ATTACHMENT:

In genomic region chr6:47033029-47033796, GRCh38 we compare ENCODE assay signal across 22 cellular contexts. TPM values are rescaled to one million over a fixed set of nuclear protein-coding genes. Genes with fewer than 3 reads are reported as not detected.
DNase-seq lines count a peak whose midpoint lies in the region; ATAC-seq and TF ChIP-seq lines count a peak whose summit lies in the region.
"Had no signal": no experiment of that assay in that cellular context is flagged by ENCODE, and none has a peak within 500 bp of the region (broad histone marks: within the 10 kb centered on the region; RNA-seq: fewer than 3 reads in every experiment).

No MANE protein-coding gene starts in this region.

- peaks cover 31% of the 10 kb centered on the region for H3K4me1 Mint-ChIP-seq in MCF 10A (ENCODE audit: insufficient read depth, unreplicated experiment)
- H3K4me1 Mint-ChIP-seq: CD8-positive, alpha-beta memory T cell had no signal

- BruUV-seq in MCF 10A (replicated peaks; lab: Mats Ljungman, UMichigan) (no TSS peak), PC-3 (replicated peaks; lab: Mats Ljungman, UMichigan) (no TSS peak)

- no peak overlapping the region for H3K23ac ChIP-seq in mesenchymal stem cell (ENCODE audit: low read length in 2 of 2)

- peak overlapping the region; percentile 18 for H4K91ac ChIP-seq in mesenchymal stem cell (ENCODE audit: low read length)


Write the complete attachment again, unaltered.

In genomic region chr6:47033029-47033796, GRCh38 we compare ENCODE assay signal across 22 cellular contexts. TPM values are rescaled to one million over a fixed set of nuclear protein-coding genes. Genes with fewer than 3 reads are reported as not detected.
DNase-seq lines count a peak whose midpoint lies in the region; ATAC-seq and TF ChIP-seq lines count a peak whose summit lies in the region.
"Had no signal": no experiment of that assay in that cellular context is flagged by ENCODE, and none has a peak within 500 bp of the region (broad histone marks: within the 10 kb centered on the region; RNA-seq: fewer than 3 reads in every experiment).

No MANE protein-coding gene starts in this region.

- peaks cover 31% of the 10 kb centered on the region for H3K4me1 Mint-ChIP-seq in MCF 10A (ENCODE audit: insufficient read depth, unreplicated experiment)
- H3K4me1 Mint-ChIP-seq: CD8-positive, alpha-beta memory T cell had no signal

- BruUV-seq in MCF 10A (replicated peaks; lab: Mats Ljungman, UMichigan) (no TSS peak), PC-3 (replicated peaks; lab: Mats Ljungman, UMichigan) (no TSS peak)

- no peak overlapping the region for H3K23ac ChIP-seq in mesenchymal stem cell (ENCODE audit: low read length in 2 of 2)

- peak overlapping the region; percentile 18 for H4K91ac ChIP-seq in mesenchymal stem cell (ENCODE audit: low read length)